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Using Access Continuum

APIs

Overview

Access Engine exposes a number of API functions, detailed below. These API functions can be used to use the Access Engine tests to test various development artifacts, from nodes to pages. Note that we have optimized the JavaScript in Access Engine and the entire testing process to ensure that these tests run super fast, and we are running these tests in our own continuous testing process. As such, organizations should see no performance impacts on their test runs. 

API Details

A number of APIs are available in Access Engine, but there are two that make sense within the context of Access Continuum: 

  1. runAllTests_returnInstances_JSON(): This runs all automatic tests and returns the results array as a JSON string. Note that for testing we then convert the JSON back into an array.
  2. runAllTests_returnInstances_JSON_NodeCapture(targetNode): Runs all automatic tests on the targetNode and returns the results array as a JSON string. Note that for testing we then convert the JSON back into an array.

Using the APIs

Introduction

The APIs detailed above can be used by Level Access customers in a variety of applications, but we have included 3 sample projects (to start -- more are coming soon) that show how they can be used. Review each of the sample projects to understand the complete setup and configuration, but there are essentially two "flavors" that are available at the moment:

  1. Jasmine/Karma (JavaScript)
  2. Cucumber/Selenium (Available for both JavaScript and Java)

Jasmine/Karma

  1. In the Jasmine/Karma project, the jasmine-jquery plug-in for karma is used to enable HTML components to be loaded into an iframe through Karma (although Access Engine is not actually written in jQuery).
  2. The Access Engine file is then included in the test folder, with no Continuum.js helper file necessary, to automatically make the Access Engine object (LevelAccess_AccessEngine) available in our unit tests.
  3. Once the Access Engine object is available, it needs to be directed to the window being tested (e.g. in an iframe’s contentWindow), before calls are made to the "runAllTests_returnInstances_JSON_NodeCapture(targetNode)" API function. Note: We tend to only use the "runAllTests_returnInstances_JSON_NodeCapture(targetNode)" API function in our unit tests as we want to just test the contents of the HTML widget under test – rather than the contents the whole page content of the test harness window (e.g. the iframe). In addition, we add additional reporting into our unit tests so that we are informed about the details of any accessibility issues located through an Access Engine test.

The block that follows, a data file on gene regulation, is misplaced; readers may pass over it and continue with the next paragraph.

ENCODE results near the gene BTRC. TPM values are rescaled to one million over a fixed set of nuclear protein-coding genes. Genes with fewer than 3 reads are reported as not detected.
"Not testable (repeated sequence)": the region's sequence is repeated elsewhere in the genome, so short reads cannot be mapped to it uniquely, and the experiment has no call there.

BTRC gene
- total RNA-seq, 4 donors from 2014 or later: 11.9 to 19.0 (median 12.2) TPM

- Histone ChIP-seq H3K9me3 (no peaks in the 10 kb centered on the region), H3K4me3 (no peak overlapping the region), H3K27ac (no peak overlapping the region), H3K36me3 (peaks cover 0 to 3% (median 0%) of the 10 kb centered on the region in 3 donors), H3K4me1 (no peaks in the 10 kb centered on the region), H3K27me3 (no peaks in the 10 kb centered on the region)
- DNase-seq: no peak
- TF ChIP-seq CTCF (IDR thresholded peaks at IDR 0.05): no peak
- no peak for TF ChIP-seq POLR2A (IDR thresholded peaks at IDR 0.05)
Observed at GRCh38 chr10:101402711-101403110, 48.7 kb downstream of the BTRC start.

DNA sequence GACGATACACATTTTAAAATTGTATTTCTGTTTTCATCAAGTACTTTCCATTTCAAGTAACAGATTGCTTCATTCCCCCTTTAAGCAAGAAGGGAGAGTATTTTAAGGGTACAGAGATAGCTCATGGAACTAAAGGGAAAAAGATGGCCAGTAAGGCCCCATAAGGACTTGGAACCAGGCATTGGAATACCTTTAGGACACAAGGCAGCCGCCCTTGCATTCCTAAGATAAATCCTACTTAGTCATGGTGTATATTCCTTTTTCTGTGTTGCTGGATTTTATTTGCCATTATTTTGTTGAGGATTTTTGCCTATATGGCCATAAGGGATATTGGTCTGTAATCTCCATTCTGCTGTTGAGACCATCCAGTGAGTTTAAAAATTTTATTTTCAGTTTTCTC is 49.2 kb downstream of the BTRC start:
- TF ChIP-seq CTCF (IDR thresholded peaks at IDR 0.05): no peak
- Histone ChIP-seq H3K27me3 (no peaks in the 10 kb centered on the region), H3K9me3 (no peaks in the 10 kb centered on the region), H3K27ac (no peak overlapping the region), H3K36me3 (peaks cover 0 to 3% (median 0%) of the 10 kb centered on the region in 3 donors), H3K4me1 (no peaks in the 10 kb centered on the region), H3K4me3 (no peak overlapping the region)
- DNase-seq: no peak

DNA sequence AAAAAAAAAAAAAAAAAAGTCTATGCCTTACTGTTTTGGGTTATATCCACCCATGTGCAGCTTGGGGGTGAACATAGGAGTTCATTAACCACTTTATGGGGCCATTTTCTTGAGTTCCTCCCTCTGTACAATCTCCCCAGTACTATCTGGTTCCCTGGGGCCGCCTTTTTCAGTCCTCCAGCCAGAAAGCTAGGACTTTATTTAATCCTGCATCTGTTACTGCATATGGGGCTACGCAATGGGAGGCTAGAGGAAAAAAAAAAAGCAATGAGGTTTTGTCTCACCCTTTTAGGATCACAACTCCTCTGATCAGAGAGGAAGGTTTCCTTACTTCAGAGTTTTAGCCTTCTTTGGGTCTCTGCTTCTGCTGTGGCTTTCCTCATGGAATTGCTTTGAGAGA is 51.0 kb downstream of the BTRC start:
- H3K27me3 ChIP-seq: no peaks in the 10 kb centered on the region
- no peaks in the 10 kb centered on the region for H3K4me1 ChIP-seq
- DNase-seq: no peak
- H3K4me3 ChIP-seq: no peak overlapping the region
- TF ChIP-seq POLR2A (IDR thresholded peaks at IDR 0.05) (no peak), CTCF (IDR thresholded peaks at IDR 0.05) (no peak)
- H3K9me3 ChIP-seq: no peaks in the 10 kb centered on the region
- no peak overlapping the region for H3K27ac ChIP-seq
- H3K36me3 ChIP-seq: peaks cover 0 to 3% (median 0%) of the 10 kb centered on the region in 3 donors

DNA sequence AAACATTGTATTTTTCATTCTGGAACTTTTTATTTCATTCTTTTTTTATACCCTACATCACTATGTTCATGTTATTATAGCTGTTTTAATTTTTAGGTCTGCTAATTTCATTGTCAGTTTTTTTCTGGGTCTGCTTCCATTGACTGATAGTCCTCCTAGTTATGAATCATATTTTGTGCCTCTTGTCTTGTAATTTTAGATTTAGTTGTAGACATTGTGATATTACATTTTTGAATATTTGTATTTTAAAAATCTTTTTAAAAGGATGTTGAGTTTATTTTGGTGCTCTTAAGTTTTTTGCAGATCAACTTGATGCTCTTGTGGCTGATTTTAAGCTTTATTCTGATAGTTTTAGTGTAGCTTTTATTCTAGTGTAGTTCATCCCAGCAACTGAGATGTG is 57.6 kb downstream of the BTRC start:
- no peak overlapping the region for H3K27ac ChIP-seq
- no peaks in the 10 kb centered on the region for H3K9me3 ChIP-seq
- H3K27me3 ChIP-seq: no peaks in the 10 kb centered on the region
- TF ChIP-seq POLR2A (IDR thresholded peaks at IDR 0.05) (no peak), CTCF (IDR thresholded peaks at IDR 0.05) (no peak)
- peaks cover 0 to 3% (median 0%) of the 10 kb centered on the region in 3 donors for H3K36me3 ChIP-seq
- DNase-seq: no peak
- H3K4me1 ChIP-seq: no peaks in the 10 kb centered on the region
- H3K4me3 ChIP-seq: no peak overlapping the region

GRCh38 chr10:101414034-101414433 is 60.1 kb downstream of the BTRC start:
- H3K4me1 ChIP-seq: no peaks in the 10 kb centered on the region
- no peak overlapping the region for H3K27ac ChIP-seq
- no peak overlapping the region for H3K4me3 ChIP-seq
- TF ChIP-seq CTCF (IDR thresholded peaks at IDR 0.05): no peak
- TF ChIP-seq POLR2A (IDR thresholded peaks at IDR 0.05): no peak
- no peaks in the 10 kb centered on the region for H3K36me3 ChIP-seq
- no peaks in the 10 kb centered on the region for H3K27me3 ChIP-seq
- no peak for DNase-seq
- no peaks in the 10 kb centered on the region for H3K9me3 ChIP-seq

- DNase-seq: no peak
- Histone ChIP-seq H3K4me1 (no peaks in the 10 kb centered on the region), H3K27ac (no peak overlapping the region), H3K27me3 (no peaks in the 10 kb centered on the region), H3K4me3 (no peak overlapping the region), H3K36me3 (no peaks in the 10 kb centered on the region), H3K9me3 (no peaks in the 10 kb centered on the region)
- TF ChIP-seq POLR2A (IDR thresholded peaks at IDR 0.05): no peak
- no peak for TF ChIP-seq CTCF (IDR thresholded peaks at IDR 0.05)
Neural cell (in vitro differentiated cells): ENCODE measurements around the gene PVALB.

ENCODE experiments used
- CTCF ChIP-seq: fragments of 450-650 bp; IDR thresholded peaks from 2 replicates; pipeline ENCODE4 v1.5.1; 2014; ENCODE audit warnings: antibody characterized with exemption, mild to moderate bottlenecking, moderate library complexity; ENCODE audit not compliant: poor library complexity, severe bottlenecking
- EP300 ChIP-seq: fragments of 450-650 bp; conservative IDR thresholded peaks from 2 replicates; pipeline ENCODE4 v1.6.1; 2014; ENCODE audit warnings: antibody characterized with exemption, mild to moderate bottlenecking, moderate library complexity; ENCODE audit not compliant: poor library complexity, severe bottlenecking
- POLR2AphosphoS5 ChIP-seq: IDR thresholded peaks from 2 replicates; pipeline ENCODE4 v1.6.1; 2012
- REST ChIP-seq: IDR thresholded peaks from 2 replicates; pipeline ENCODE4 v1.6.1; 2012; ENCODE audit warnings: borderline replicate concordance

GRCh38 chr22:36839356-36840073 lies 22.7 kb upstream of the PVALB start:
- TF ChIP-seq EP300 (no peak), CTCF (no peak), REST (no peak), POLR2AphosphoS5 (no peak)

Cucumber

Sample Gherkin BDD Test

As an example, a typical Gherkin BDD test would look like:

Feature: Test a web page for accessibility

  • As a QA Tester
  • I want to open the url https://www.levelaccess.com/
  • So that I can test its different states with automatic tests in Access Engine  

Scenario: Run all automated accessibility tests on the specified web page in the page load state

  • Given the web page "https://www.levelaccess.com/" is displayed.
  • And Access Engine is set-up.
  • When I call Access Engine's "runAllTests_returnInstances_JSON" API function.
  • Then no accessibility issues are found.

Referencing Access Engine Tests in Cucumber

When using Access Engine through a BDD framework, the Continuum.js / Continuum.java helper file is required, both of which expose the same set of API functions:

  • setUp(WebDriver webDriver, String locationPath): With this function, the tester sets the webdriver to the webdriver flavor being used, and sets the local project location path to Access Engine (typically in a resources folder).
  • runAllTests_returnInstances_JSON(): This function calls the equivalent API function in Access Engine.
  • runAllTests_returnInstances_JSON_NodeCapture(String cssSelectorForNode): This function calls the equivalent API function in Access Engine.
  • getA11yResults(): This function gets the results from Access Engine as an array object of failing instances, collected together with the test id of the test they failed, and other relevant details. 

As mentioned before, Access Continuum uses the power of the test framework to get content, in a lot of cases web pages or views, to the right state before the appropriate Access Engine API function is called – and simply check that no issues have been found. 

The error message shown, if issues are located, also includes the failing instances found by Access Engine.

Customers may configure the post-testing actions per their internal processes. For example, at Level Access, if the last statement is not correct and accessibility issues are found, our continuous integration tool sends out the dreaded "someone has checked in bad code" email.

You will also note:

  • The "And Access Engine is set-up.” step, which is needed when the Continuum.js / Continuum.java helper file is used, as it allows the Continuum file to locate the Access Engine file within the project, and load it into the page under test.
  • The “Then no accessibility issues are found.” For convenience when BDD testing the results from a call to either API function are stored in a results object.  This object can be retrieved in this step – through the “getA11yResults” API function, and examined in the normal manner through expect statements.
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